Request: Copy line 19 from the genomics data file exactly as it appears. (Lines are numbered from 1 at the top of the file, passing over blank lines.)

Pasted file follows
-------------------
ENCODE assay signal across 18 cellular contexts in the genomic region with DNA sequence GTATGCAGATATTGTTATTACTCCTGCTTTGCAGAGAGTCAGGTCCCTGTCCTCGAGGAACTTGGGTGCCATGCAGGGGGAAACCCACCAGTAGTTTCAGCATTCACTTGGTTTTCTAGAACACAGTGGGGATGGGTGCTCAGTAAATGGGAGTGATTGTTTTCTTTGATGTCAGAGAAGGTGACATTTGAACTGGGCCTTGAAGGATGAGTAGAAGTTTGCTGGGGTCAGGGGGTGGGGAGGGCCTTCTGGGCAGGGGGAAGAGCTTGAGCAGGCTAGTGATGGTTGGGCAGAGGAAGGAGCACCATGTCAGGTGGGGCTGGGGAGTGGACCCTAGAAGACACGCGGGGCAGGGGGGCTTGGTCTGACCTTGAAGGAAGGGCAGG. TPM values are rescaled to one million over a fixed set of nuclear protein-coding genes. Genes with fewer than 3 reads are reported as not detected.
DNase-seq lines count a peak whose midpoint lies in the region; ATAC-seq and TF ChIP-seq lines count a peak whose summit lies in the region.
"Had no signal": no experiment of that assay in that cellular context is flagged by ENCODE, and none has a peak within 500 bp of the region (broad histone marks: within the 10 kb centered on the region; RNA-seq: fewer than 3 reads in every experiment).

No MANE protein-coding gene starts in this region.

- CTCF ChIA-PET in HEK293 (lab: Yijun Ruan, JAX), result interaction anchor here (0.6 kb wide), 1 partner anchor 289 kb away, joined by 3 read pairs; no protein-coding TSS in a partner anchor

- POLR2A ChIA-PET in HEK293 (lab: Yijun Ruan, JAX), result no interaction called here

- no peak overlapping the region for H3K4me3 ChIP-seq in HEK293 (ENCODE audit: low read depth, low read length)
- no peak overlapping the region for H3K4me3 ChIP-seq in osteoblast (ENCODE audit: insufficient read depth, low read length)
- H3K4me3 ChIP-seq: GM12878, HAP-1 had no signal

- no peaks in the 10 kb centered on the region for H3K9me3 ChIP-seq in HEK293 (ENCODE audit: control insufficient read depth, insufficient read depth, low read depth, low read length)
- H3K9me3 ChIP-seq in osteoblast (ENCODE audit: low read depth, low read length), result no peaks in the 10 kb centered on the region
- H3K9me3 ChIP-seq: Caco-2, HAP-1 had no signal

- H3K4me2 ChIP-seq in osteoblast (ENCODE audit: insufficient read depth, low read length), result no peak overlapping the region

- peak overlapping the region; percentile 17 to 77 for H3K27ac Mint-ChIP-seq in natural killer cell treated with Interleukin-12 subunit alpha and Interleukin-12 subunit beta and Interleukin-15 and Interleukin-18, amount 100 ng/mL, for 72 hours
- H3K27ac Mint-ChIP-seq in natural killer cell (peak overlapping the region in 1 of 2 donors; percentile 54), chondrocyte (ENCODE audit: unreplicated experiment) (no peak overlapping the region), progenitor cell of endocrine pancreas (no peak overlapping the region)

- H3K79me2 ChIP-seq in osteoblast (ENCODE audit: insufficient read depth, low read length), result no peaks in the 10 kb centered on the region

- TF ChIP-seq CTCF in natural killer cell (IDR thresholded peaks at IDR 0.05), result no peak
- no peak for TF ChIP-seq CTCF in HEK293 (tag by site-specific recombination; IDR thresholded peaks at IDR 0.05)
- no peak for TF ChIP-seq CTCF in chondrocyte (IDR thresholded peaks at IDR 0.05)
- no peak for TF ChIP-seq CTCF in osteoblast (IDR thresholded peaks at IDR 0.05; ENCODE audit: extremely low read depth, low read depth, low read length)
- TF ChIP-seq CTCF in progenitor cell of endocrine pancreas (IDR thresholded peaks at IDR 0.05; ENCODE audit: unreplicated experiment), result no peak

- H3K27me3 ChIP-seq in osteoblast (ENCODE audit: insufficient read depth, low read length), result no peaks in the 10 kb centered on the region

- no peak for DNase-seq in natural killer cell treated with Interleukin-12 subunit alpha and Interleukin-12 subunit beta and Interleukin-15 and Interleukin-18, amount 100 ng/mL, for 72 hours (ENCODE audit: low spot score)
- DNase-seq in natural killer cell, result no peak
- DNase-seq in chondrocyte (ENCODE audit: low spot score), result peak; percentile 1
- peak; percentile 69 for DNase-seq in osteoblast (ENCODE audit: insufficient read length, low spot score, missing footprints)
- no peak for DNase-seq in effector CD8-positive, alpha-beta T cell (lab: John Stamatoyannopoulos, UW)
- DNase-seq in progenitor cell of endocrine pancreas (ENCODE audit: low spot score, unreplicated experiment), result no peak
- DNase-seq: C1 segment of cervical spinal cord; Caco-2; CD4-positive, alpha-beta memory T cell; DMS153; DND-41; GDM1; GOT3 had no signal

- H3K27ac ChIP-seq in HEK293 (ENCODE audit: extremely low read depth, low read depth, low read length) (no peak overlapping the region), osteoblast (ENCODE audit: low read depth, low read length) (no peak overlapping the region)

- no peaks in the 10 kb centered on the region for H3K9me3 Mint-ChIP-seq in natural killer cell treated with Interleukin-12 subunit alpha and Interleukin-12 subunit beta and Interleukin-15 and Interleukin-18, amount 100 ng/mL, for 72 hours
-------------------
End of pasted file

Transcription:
- no peak for TF ChIP-seq CTCF in chondrocyte (IDR thresholded peaks at IDR 0.05)